The United Nations on Sunday reported armed groups close to a key town in South Sudan amid battles between supporters of the country's president and vice president.
A UN surveillance aircraft spotted the groups 50 kilometers (30 miles) from Bor, capital of Jonglei state, which has become a focus of a power struggle between President Salva Kiir and former vice president Riek Machar.
More than 1,000 people have died since fighting between the two erupted on 15 December, and a UN statement said the number of people who have taken refuge in its bases around the country has grown to 75,000.
Fears of heightened conflict have grown amid reports an army of Machar's youth followers was gathering around Bor.
The UN Mission in South Sudan (UNMISS) has been tracking reports of the armed groups' movements but cannot confirm the size or location of Machar's followers, said the UN statement.
“UNMISS today conducted aerial reconnaissance and reports that they have identified some armed groups approximately 50 kilometers northeast of Bor,” said the statement.
However, it did not say who the groups were.
UNMISS chief Hilde Johnson, who is to brief the UN Security Council on Monday on the South Sudan crisis, has been seeking to persuade political and community leaders to head off the advance on Bor, the statement added.
The UN says the number displaced by the conflict has grown to 180,000 people and up to 75,000 have sought refuge in UNMISS bases in Juba, Bor, Bentiu, Malakal and Pariang.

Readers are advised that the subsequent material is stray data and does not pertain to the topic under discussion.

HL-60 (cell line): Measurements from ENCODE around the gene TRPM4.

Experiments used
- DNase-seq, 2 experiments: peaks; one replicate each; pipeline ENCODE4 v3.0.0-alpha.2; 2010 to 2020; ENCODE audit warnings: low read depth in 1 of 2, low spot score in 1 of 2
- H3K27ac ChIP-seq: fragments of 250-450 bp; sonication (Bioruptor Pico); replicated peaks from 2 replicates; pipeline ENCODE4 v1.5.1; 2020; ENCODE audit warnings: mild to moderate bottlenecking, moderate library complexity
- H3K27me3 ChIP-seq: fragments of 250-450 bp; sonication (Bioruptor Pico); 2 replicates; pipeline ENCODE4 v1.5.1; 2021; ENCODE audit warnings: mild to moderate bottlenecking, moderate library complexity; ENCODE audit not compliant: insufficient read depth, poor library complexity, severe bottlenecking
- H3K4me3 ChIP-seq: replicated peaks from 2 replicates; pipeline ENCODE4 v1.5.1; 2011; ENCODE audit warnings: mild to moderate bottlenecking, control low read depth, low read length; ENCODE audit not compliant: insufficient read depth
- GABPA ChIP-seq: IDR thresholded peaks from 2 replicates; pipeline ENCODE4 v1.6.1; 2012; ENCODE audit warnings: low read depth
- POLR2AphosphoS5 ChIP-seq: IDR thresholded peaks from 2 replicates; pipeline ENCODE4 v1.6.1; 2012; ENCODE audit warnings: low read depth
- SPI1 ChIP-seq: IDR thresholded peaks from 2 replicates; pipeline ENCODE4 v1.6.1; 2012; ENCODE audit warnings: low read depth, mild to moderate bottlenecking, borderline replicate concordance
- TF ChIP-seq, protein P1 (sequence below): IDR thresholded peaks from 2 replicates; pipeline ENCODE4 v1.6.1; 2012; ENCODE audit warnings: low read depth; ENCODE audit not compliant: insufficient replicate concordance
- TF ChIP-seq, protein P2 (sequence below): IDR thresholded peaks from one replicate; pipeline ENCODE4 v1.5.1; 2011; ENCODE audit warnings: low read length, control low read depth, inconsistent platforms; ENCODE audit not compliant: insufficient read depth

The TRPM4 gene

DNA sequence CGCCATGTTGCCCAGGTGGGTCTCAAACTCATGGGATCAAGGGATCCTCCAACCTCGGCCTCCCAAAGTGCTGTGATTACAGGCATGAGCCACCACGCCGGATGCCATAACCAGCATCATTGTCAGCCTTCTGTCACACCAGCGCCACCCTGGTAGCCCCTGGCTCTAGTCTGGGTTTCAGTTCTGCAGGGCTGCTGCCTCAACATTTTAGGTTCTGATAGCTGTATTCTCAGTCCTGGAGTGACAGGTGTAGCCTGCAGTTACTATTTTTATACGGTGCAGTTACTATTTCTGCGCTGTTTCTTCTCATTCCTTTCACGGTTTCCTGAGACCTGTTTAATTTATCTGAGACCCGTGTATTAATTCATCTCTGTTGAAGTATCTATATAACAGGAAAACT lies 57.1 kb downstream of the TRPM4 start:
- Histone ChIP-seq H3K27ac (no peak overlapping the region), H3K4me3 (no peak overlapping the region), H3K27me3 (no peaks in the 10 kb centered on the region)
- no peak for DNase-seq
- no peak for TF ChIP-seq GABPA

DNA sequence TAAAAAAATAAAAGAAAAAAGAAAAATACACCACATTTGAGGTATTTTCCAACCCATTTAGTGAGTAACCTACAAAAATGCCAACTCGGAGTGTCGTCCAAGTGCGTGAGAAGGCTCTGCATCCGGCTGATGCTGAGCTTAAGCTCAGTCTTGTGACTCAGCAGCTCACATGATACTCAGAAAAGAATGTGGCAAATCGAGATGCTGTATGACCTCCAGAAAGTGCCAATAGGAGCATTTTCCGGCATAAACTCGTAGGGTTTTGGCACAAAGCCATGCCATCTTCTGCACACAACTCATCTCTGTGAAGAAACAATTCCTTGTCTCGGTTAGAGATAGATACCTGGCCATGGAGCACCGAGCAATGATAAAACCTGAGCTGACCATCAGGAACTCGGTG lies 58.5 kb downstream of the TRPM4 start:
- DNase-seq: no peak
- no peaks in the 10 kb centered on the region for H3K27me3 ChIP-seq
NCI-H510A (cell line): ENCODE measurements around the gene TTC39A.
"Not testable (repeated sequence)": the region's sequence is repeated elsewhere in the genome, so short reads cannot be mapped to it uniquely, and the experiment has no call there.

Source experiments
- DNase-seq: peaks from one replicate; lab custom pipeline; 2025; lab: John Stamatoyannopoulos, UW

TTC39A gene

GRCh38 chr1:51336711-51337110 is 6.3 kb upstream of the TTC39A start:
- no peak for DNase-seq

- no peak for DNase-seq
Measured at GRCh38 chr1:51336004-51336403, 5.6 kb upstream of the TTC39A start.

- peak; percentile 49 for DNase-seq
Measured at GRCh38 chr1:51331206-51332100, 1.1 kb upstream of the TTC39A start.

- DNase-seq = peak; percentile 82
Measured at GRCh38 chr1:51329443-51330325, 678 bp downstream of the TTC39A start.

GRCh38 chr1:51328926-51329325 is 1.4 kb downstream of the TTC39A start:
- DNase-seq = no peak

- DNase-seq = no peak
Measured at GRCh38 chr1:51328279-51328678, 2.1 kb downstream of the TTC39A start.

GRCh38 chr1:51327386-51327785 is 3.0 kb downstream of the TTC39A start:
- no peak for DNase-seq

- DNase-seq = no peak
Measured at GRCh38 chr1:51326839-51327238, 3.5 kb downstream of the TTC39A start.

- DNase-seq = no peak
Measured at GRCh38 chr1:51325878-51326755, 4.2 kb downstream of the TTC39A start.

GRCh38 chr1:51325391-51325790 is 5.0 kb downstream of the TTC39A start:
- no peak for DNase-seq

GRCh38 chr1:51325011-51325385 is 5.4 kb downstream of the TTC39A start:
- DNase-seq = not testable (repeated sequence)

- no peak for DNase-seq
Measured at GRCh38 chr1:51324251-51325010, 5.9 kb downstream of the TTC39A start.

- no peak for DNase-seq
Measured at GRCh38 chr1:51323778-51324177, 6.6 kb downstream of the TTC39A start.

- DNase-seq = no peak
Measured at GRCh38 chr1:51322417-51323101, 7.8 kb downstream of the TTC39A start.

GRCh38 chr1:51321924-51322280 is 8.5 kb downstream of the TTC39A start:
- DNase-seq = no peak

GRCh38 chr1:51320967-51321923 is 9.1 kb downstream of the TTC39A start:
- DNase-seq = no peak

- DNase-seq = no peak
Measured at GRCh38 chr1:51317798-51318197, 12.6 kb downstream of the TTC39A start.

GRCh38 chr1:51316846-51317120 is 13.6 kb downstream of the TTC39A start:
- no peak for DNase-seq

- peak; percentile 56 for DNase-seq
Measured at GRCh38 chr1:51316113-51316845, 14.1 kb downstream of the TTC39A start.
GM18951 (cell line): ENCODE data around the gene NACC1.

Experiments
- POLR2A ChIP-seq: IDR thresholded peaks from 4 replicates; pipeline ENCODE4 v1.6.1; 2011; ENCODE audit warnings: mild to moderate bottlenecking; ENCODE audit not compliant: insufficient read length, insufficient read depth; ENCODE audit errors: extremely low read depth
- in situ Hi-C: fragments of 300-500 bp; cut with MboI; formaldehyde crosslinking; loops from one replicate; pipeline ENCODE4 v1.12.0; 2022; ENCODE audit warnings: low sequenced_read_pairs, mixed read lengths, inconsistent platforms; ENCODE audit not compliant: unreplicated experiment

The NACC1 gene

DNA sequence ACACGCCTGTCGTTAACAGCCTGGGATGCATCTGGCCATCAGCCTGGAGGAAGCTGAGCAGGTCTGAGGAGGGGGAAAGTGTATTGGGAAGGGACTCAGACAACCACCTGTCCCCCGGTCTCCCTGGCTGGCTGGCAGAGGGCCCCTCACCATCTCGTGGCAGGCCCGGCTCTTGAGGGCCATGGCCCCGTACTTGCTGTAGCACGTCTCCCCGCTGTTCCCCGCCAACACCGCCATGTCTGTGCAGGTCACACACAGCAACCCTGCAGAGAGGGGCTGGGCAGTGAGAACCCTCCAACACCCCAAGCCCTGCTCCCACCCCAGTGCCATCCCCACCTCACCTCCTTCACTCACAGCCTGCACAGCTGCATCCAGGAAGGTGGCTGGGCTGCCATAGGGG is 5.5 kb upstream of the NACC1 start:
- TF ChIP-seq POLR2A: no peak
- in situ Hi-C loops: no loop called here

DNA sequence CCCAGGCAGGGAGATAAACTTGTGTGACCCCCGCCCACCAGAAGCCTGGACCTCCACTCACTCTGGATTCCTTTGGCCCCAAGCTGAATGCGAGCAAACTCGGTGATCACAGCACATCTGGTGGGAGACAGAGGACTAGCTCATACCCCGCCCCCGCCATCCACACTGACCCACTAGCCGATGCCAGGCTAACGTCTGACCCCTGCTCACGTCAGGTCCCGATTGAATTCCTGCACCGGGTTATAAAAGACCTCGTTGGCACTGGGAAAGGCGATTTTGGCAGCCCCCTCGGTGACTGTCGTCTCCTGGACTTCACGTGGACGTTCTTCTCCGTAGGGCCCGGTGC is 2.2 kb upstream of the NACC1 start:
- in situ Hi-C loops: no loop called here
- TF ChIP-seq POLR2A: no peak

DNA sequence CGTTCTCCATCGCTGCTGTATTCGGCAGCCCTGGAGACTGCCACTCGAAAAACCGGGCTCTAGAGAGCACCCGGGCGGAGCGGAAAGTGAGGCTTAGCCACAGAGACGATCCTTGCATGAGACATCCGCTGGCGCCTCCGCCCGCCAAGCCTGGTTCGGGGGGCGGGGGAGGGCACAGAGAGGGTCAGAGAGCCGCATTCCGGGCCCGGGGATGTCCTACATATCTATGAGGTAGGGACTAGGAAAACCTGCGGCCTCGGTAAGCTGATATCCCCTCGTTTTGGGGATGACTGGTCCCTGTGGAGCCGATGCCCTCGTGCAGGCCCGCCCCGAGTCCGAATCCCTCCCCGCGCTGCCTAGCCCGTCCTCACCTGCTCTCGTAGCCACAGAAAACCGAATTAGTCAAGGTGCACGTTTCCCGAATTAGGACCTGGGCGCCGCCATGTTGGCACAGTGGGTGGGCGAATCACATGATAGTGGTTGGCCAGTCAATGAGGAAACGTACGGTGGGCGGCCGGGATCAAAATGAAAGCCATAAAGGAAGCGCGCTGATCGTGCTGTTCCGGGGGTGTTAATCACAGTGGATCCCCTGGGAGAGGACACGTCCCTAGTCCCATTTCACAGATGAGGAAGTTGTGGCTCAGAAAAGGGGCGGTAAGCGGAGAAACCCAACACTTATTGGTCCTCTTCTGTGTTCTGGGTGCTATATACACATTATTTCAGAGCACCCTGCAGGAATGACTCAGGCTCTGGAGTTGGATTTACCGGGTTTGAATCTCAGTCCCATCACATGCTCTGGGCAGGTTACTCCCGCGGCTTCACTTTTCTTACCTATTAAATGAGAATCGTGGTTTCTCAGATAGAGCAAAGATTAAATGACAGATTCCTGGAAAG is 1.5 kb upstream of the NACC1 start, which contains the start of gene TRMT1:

There have been battles between Kiir and Machar forces for control of Bentiu and Malakal which are in key oil regions.
The UN said that Bentiu, the main city in Unity state, was “calm but tense” but it added that “there have been reports of heavy fighting in Mayom town” which is just west of Bentiu.
Juba has claimed that Machar, the de facto leader of rebels fighting the government, has recruited up to 25,000 young fighters from his Nuer tribe in the eastern state of Jonglei and that they are “ready to attack any time”.
According to Jonglei's acting governor Ogato Chan, the Nuer fighters were around 110 km (70 miles) from the state capital of Bor, currently under the control of government forces.
The Nuer fighters are members of a tribal militia known as the “White Army” that became synonymous with years of violence and terror during the 1990s civil war.
Experts say the name comes in part from the ash the fighters use to protect their skin from insects.
In 2011 and 2012 the White Army turned on the Murle ethnic group, killing hundreds in a conflict over cattle theft.
“These youth have been reportedly moving across the state for some time now with the possible intention of attacking other communities,” UNMISS spokesman Joseph Contreras said.
Claims that the White Army was being mobilised have cast a shadow over peace talks spearheaded by regional leaders to end two weeks of bloody violence believed to have killed thousands.